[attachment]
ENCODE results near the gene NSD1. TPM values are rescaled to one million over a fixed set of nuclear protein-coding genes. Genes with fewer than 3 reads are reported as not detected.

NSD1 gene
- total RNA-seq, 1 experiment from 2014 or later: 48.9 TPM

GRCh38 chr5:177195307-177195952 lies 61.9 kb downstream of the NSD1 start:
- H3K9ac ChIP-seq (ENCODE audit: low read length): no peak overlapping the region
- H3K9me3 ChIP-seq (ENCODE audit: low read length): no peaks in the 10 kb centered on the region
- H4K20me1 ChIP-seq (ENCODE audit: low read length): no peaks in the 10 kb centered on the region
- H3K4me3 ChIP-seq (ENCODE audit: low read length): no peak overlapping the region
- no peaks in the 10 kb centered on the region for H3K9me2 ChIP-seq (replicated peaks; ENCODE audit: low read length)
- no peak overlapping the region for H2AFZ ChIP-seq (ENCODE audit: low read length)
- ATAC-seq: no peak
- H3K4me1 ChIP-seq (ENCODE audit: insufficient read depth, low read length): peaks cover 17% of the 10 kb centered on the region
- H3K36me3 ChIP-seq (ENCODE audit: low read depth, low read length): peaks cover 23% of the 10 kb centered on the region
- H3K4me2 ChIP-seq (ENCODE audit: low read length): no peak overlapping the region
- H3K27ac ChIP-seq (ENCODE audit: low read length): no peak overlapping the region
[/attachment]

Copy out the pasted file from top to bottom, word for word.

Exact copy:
ENCODE results near the gene NSD1. TPM values are rescaled to one million over a fixed set of nuclear protein-coding genes. Genes with fewer than 3 reads are reported as not detected.

NSD1 gene
- total RNA-seq, 1 experiment from 2014 or later: 48.9 TPM

GRCh38 chr5:177195307-177195952 lies 61.9 kb downstream of the NSD1 start:
- H3K9ac ChIP-seq (ENCODE audit: low read length): no peak overlapping the region
- H3K9me3 ChIP-seq (ENCODE audit: low read length): no peaks in the 10 kb centered on the region
- H4K20me1 ChIP-seq (ENCODE audit: low read length): no peaks in the 10 kb centered on the region
- H3K4me3 ChIP-seq (ENCODE audit: low read length): no peak overlapping the region
- no peaks in the 10 kb centered on the region for H3K9me2 ChIP-seq (replicated peaks; ENCODE audit: low read length)
- no peak overlapping the region for H2AFZ ChIP-seq (ENCODE audit: low read length)
- ATAC-seq: no peak
- H3K4me1 ChIP-seq (ENCODE audit: insufficient read depth, low read length): peaks cover 17% of the 10 kb centered on the region
- H3K36me3 ChIP-seq (ENCODE audit: low read depth, low read length): peaks cover 23% of the 10 kb centered on the region
- H3K4me2 ChIP-seq (ENCODE audit: low read length): no peak overlapping the region
- H3K27ac ChIP-seq (ENCODE audit: low read length): no peak overlapping the region